For more information on Quality Score calculations and how they affect payment reconciliation, please see CMS’s FAQ for CJR.
In an effort to improve patient engagement and satisfaction, CMS has issued waivers for certain Fraud and Abuse laws that will allow participants offer certain incentives to patients to increase engagement. The incentives provided by must be reasonably related to the patient’s care and/or advance specific clinical goals of the CJR model.
For more information on the requirements and limitations of these waivers, please see the official notice issued by CMS on January 1st, 2018
CJR aims to support better and more efficient care for beneficiaries as they undergo joint replacement. As part of this effort, CJR expects that participating hospitals will work with downstream providers of post-acute care in order to better coordinate utilization and avoid unnecessary costs.
The most successful groups will be the ones who proactively redesign workflows, implement standardized care protocols, and incorporate new technologies that allow more effective monitoring and coordination of patient populations as they move between different care settings.
It is crucial for participating group to assess their current operating procedures in order to determine any potential lapses in care coordination, which areas of post-acute care can be utilized more efficiently, and what opportunities exist to cultivate and sustain better patient engagement throughout the entire episode.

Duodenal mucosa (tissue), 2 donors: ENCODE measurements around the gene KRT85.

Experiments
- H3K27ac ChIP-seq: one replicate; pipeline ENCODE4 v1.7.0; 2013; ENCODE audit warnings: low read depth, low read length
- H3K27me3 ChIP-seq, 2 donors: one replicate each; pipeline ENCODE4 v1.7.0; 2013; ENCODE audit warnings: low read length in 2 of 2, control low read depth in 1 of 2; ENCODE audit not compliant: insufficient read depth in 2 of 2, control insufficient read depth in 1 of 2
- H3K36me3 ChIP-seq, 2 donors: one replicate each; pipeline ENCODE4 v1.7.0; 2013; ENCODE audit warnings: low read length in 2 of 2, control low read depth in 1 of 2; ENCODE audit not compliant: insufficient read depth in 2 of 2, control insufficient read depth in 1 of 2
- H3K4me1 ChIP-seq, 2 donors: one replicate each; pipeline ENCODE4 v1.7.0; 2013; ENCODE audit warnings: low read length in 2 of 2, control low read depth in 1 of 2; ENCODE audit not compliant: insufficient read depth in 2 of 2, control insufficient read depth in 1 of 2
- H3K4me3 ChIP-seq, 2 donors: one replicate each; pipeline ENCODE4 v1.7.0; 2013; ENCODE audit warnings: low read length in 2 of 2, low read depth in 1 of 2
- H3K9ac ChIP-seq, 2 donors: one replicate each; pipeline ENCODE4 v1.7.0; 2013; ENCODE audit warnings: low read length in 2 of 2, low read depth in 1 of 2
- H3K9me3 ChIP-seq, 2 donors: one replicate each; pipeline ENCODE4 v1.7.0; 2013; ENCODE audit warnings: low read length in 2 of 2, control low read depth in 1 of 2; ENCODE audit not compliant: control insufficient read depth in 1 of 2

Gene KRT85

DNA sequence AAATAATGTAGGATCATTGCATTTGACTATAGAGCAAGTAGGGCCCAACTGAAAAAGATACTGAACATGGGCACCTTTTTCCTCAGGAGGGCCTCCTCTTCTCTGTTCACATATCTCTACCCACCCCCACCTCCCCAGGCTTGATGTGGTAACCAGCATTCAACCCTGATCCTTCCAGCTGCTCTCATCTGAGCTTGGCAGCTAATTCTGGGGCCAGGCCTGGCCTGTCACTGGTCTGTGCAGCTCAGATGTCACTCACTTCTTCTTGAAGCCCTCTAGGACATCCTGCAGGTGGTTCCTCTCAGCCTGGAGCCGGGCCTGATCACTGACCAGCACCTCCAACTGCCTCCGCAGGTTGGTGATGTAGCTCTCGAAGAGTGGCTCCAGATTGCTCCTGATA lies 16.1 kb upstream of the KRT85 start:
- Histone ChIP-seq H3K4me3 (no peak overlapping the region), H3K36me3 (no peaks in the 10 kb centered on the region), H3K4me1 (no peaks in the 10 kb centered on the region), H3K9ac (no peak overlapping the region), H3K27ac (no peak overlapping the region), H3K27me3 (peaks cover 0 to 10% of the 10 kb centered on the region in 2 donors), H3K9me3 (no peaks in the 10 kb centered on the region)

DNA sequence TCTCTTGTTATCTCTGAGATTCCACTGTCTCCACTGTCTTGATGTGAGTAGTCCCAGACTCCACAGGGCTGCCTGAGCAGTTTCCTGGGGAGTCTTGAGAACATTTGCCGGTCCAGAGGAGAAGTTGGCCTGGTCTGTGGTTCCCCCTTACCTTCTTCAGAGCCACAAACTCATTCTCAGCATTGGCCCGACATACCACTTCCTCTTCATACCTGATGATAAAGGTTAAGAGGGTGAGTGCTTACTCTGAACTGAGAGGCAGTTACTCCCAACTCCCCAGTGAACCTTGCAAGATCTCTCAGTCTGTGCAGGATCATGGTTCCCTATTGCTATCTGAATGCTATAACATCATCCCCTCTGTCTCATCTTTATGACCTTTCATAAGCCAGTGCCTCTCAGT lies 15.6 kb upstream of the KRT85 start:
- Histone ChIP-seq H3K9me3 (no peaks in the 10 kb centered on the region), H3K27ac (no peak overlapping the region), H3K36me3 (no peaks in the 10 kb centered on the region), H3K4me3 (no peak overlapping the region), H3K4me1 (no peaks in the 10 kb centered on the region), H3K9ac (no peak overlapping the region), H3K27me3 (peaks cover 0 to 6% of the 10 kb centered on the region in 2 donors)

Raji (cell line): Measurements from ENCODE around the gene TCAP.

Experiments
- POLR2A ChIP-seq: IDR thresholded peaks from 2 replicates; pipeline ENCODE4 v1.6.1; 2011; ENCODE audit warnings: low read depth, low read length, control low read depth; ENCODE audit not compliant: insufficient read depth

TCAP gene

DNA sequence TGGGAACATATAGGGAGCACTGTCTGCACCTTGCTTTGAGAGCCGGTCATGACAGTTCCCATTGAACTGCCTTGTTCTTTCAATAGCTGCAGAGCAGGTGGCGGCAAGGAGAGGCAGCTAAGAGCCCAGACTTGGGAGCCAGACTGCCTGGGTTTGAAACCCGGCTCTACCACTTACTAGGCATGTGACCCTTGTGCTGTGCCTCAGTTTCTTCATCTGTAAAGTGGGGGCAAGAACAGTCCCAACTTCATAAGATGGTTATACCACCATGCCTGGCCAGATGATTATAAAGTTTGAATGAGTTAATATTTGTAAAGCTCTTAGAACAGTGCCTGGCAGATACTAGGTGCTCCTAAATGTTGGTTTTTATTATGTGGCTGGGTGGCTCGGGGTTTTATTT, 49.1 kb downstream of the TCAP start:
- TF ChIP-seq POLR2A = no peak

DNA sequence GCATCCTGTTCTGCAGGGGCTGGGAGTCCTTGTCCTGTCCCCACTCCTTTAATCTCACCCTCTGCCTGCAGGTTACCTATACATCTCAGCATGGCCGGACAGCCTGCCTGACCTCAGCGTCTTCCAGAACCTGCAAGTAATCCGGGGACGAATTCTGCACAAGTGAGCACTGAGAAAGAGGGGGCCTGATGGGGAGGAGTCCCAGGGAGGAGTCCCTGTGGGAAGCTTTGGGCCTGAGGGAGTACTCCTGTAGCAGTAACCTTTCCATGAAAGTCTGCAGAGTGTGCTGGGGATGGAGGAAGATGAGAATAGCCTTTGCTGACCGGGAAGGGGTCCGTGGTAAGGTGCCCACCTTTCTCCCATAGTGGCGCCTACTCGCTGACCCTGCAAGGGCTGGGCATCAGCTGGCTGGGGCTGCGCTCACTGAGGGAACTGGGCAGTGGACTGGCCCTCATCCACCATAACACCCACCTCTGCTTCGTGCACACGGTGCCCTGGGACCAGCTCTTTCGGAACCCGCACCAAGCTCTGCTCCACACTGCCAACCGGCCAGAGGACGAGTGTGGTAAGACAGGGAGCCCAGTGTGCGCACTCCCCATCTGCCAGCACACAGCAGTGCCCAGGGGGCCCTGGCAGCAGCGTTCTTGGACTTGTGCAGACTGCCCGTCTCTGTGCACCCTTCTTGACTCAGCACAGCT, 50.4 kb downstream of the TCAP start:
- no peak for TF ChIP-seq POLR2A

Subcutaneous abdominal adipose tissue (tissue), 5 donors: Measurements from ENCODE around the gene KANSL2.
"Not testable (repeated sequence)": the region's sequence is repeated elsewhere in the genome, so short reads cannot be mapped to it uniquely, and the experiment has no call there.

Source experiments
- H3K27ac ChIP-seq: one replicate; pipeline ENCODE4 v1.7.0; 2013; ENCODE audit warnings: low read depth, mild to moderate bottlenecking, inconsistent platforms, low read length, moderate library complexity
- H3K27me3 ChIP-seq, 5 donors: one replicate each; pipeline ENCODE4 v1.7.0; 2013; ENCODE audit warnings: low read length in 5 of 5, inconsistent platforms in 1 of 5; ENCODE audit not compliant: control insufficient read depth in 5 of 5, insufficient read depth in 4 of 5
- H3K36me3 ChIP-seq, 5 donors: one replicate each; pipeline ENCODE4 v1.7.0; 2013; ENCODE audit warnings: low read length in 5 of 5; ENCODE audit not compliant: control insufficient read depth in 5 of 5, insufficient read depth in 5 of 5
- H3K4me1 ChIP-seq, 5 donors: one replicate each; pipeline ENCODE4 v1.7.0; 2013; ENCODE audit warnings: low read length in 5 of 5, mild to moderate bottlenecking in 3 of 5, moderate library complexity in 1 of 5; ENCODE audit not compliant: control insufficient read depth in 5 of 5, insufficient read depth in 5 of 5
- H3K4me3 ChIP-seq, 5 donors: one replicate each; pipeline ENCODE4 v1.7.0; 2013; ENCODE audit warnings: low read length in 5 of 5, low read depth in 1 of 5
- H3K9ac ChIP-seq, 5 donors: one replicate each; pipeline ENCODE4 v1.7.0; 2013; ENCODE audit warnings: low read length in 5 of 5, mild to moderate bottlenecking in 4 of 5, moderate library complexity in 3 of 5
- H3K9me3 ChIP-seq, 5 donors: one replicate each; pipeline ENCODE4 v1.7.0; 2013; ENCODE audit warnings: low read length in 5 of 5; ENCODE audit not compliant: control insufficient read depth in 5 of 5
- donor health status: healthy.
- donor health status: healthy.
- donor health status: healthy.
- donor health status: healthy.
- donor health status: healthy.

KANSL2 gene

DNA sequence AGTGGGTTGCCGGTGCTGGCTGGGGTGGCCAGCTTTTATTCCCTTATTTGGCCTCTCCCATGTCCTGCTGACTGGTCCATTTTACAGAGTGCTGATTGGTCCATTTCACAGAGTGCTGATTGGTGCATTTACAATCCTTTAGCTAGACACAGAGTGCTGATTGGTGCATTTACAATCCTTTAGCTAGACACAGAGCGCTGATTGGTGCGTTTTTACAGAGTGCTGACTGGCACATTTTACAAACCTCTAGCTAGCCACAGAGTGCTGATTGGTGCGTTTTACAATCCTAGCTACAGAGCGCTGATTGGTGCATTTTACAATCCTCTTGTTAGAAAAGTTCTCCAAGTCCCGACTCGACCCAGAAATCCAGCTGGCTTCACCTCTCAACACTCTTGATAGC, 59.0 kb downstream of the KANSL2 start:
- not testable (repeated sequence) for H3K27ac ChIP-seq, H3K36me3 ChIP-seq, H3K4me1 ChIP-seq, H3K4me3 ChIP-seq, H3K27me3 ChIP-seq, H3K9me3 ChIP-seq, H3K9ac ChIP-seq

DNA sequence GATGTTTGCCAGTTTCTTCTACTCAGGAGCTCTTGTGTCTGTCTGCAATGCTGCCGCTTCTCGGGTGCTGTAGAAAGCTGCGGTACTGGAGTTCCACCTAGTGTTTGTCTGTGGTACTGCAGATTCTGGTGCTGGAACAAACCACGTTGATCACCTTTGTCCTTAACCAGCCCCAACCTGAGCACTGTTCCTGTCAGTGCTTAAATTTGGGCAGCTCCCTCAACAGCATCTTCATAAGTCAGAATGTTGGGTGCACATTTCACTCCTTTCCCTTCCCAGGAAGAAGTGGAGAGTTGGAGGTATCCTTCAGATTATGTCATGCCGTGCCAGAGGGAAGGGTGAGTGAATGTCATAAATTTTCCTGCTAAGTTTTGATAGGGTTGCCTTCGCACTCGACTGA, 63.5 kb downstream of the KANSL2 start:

Claris Reflex is an effective means for practices and disconnected care teams to coordinate care across several different modalities as patients prepare for and recover from total joint replacements. Using the integrated Claris platform, members of the care team are able to efficiently track, coach and monitor their patients throughout the entire episode of care, while our proprietary CareDot system automatically triages patients based on associated risk levels so that workflow and resources can be redirected to those patients that need it the most.
The flexibility and mobility of the Claris Reflex system allows case managers and other members of the care team to follow patients as they move throughout the continuum of care, providing a safety net that will prevent patients from falling through the cracks as they discharge to and from different clinical settings. Clinicians are also able to receive and respond to actionable, customizable alerts via our mobile caregiver app, online caregiver console, or email, allowing them to react to adverse events in real-time and prevent costly readmissions.
Patients using the Claris Reflex system have reported exceptionally high levels of engagement and satisfaction throughout their preparation and recovery from joint replacement. Given the weighting of these factors in the reconciliation process for CJR participants, Claris Reflex serves as an invaluable tool to ensure patients stay engaged, satisfied, and on-track throughout their clinical episode.